Gulrukh f Urdu
Means "rose faced" in Persian. This was the name of a wife of the Mughal emperor Babur.
Gülşen f Turkish
Turkish form of Golshan.
Gulshan m Indian, Hindi, Urdu
Hindi and Urdu form of Golshan.
Gülten f Turkish
Means "rose skin" in Turkish.
Gulumbu f Indigenous Australian, Yolngu
Meaning unknown, of Yolngu origin.
Gulzar m & f Urdu
Urdu form of Golzar.
Gumarich m Germanic
Derived from the Old German elements gomo meaning "man" and rih meaning "ruler, king".
Gumersindo m Spanish
From the medieval name Gomesendus, the Latin form of a Germanic (Visigothic or Suebian) name probably composed of guma "man" and sinþs "time". This was the name of a 9th-century martyr from Córdoba.
Gun f Swedish
Modern form of Gunnr.
Gunārs m Latvian
Latvian form of Gunnar.
Günəş f Azerbaijani
Means "sun" in Azerbaijani.
Günay f & m Turkish, Azerbaijani
Derived from the Turkic elements gün "sun" and ay "moon".
Gunborg f Swedish
From the Old Norse name Gunnbjǫrg, derived from the elements gunnr "war" and bjǫrg "help, save, rescue".
Gunda f German, Swedish, Norwegian, Danish, Germanic
Short form of names containing the Old German element gunda meaning "war" (Proto-Germanic *gunþī).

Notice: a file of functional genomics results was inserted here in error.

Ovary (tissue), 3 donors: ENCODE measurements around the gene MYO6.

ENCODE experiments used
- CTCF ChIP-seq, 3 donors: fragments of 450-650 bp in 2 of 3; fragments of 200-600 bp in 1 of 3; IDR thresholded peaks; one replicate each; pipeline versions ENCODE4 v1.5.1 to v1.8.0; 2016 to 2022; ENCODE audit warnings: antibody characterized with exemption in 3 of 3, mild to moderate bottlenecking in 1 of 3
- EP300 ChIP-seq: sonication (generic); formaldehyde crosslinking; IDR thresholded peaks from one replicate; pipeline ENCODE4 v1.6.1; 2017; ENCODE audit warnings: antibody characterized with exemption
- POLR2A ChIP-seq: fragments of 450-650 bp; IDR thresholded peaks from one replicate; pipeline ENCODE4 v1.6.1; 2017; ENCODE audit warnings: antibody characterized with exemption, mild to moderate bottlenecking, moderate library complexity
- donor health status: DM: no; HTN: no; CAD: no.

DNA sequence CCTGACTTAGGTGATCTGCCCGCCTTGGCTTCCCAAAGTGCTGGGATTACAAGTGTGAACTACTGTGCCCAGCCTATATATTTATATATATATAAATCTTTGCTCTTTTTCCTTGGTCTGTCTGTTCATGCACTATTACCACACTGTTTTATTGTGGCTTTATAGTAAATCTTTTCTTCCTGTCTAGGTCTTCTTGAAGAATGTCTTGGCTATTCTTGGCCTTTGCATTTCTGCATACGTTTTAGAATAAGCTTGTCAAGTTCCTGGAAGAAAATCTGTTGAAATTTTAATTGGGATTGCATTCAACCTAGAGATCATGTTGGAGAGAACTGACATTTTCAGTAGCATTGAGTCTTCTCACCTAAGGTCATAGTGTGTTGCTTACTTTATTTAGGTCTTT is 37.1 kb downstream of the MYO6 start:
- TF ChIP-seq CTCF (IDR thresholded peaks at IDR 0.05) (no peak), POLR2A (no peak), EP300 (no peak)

Gundega f Latvian
Means "buttercup (flower)" in Latvian. This name was used by the Latvian playwright Anna Brigadere in her play Princese Gundega un Karalis Brusubārda (1923).
Gundhram m Germanic
Old German form of Guntram.
Gundisalvus m Germanic (Latinized)
Old German (Latinized) form of Gonzalo.
Gundula f German
Originally a diminutive of Gunda.
Günel f Azerbaijani
Derived from the Turkic elements gün "sun" and el "country, society".
Güneş f Turkish
Means "sun" in Turkish.
Gunhild f Swedish, Norwegian, Danish
From the Old Norse name Gunnhildr, derived from the elements gunnr "war" and hildr "battle".
Gunilla f Swedish
Swedish variant of Gunhild.
Gunn f Norwegian, Swedish
Modern form of Gunnr.
Gunna f Danish, Old Norse
Feminine form of Gunne.
Gunnar m Swedish, Norwegian, Danish, Icelandic, Norse Mythology
From the Old Norse name Gunnarr, which was derived from the elements gunnr "war" and herr "army, warrior" (making it a cognate of Gunther). In Norse legend Gunnar was the husband of Brynhildr. He had his brother-in-law Sigurd murdered based on his wife's false accusations that Sigurd had taken her virginity.
Gunnbjǫrg f Old Norse
Old Norse form of Gunborg.
Gunne m Swedish (Rare), Norwegian (Rare)
Short form of Old Norse names beginning with the element gunnr "war".
Gunnel f Swedish
Swedish variant of Gunhild.